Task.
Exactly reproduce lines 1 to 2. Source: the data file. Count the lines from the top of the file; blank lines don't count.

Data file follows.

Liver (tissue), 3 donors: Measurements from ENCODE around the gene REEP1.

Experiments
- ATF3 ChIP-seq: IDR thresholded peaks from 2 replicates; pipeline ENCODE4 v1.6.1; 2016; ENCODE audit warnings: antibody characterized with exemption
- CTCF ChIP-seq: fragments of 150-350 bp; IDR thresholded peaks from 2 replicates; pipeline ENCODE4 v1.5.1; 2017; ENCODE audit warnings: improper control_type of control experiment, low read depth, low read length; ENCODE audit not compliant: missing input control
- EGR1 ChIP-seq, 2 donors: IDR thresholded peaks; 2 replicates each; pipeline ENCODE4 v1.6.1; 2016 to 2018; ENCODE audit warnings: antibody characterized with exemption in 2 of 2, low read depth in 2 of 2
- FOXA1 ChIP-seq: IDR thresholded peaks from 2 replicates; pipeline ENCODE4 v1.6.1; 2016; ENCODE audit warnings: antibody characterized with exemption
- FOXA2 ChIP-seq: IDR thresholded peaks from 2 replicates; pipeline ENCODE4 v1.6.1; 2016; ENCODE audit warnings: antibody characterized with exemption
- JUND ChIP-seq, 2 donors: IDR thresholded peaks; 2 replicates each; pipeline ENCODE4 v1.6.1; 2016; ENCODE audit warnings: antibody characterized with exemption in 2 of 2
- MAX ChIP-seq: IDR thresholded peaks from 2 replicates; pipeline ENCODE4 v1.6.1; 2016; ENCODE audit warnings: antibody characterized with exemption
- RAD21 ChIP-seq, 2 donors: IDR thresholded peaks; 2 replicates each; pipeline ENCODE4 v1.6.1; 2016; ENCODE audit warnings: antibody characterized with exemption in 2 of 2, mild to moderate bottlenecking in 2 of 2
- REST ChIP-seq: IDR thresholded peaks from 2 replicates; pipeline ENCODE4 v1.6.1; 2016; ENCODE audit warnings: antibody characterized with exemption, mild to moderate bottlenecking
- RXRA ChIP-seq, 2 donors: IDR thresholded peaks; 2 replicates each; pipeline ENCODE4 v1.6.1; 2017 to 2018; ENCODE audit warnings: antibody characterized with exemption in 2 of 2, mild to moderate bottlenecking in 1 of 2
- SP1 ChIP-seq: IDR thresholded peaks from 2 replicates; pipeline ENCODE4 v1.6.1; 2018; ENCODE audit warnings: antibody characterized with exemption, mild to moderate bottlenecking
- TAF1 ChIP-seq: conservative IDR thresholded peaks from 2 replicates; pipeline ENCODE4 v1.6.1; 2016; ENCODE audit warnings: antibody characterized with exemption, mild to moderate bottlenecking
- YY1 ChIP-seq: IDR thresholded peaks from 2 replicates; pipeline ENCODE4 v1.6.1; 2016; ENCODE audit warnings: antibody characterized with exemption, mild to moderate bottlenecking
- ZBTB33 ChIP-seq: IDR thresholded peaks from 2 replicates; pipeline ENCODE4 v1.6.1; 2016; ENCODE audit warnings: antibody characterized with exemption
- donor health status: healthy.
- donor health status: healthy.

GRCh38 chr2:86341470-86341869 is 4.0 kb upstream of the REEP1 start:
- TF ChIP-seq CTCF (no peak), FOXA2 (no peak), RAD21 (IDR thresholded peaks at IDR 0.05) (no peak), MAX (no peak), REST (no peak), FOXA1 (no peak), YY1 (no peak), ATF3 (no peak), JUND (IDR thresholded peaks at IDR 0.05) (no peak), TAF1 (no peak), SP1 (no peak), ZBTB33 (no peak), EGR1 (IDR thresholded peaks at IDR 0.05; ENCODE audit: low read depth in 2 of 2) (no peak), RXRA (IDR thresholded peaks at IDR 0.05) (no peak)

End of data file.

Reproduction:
Liver (tissue), 3 donors: Measurements from ENCODE around the gene REEP1.

Experiments